Salbutamol is not bound to plasma protein and does not cross the blood brain barrier to any significant extent. Salbutamol administered intravenously has a half-life of 4 to 6 hours. Following a single intravenous injection of salbutamol, 75% of a given dose is excreted in the urine after 24 hours, 27% is recovered as metabolite and the remainder as unchanged salbutamol. The major urinary metabolite of salbutamol has been identified as the 4'-o-sulfate ester of salbutamol. Salbutamol is known to cross the placental barrier, as evidenced by increases in foetal heart rate.


For the management of uncomplicated premature labour. To arrest labour between 24 and 33 weeks of gestation in patients with no medical or obstetric contraindication to tocolytic therapy.


Hypersensitivity to any component of the preparation or related sympathomimetic amines.

Salbutamol intravenous infusion, when used in the management of premature labour, is contra-indicated in the following conditions:

  • at a gestational age < 24 weeks.
  • intrauterine foetal death, known lethal congenital or lethal chromosomal malformation.
  • any condition of the mother or foetus in which prolongation of the pregnancy is hazardous (e.g. maternal cardiac disease, uncontrolled hypertension, severe pre-eclampsia, active uterine bleeding, premature rupture of the membranes with associated chorioamnionitis, compression of the umbilical cord, foetal acidosis (pH 7.2) or hypoxia (PaO2 18 mm Hg), foetal distress; see Precautions).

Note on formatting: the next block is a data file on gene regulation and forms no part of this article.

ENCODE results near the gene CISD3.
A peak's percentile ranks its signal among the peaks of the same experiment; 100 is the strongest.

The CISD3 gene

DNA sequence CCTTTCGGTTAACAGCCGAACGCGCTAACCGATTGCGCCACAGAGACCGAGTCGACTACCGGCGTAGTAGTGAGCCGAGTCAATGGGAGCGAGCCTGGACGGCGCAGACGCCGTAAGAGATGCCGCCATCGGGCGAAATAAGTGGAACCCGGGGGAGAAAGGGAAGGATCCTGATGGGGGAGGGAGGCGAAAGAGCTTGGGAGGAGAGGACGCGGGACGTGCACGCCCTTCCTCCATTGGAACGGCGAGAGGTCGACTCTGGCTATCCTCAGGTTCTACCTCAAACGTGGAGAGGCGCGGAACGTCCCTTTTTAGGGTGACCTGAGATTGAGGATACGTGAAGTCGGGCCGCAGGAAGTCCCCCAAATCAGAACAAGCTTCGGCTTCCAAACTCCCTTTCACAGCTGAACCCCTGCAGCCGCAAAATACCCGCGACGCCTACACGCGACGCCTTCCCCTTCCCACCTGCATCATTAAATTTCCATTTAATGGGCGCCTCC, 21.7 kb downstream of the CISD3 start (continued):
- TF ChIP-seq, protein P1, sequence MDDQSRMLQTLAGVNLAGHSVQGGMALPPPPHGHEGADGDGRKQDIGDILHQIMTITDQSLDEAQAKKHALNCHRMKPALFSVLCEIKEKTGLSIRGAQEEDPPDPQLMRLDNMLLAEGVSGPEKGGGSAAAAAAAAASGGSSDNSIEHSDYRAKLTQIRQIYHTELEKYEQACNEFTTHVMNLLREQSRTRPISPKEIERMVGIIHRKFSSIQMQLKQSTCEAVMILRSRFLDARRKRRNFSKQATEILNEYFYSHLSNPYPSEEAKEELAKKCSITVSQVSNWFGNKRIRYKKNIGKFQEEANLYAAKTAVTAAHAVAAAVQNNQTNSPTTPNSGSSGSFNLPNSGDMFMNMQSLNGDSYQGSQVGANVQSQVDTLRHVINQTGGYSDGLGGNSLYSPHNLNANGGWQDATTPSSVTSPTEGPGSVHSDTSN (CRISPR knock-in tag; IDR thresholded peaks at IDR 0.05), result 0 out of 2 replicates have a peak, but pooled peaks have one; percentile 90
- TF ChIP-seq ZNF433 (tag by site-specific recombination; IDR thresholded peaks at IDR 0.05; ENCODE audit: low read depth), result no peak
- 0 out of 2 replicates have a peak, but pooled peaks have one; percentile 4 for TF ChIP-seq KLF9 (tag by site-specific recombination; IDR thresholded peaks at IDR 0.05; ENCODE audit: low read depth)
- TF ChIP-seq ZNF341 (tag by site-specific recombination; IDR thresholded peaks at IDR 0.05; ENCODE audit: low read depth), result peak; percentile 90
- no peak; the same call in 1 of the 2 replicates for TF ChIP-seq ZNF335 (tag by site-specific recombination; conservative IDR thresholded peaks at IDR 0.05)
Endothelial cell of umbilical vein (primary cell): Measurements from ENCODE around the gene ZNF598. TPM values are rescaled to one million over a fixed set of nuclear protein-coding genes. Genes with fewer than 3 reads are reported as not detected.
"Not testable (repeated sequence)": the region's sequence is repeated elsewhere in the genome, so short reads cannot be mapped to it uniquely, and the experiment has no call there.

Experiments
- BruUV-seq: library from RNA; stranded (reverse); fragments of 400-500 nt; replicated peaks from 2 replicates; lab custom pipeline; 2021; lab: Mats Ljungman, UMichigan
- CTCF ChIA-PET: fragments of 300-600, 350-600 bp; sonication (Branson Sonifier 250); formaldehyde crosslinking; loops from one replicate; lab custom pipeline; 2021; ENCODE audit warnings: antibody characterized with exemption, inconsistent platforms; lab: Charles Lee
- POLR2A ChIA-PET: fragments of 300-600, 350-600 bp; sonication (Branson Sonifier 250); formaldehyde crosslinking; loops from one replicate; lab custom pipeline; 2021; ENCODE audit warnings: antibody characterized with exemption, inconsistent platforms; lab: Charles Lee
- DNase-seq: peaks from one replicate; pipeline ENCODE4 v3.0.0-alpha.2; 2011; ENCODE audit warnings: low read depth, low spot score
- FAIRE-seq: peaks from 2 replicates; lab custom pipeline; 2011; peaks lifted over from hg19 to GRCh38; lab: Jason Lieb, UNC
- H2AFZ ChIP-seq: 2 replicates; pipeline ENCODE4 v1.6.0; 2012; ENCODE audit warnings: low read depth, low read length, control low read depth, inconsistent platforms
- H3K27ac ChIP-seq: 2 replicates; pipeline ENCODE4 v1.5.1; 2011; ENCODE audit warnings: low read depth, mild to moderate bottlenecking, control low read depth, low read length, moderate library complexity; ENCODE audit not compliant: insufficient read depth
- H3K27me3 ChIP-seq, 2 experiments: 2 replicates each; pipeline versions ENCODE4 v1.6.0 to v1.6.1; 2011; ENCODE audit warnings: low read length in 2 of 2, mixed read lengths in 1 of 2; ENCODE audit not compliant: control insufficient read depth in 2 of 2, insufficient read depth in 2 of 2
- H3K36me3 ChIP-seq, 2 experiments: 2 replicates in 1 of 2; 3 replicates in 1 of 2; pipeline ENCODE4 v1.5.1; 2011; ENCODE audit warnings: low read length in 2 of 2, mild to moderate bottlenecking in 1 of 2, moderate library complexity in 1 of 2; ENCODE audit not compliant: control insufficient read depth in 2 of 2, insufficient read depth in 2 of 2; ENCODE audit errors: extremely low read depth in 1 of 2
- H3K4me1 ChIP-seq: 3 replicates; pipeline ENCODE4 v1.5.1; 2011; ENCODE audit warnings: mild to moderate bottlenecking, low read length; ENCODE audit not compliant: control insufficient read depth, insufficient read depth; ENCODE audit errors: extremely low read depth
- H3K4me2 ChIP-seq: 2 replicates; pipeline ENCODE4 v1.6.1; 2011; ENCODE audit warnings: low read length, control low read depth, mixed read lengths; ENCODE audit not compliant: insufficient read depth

• in patients with pulmonary hypertension, pre-existing ischaemic heart disease or those patients with significant risk factors for ischaemic heart disease.
  • Bronchial asthma
  • Diabetes
  • Uncompensated potassium depletion, hypercalcaemia
  • Maternal hyperthyroidism
  • Ileus
  • Unconsciousness
  • Renal insufficiency
  • Glaucoma
  • Paroxysmal tachycardia

Non-intravenous formulations of salbutamol must not be used to arrest uncomplicated premature labour or threatened abortion.


Since salbutamol is a sympathomimetic drug, great care should be used in patients with hypertension or with heart disease, especially in patients with tachyarrhythmias, coronary artery disease, or congestive cardiac failure.

Animal studies suggest that cardionecrotic effects may occur with extremely high doses of some sympathomimetics. No instance of such damage has been reported when salbutamol has been used in humans.

Salbutamol should be administered cautiously to patients suffering from thyrotoxicosis.

Cardiovascular effects:

When Ventolin Obstetric Injection is used cardiovascular effects should be monitored carefully (see Precautions).

Hypotension, tachycardia and therefore increased cardiac oxygen demands may occur when Ventolin Obstetric Injection is given to patients with established or latent ischaemic heart disease. Ventolin Obstetric Injection may be dangerous in patients with angina as it may precipitate coronary insufficiency (see Contraindications).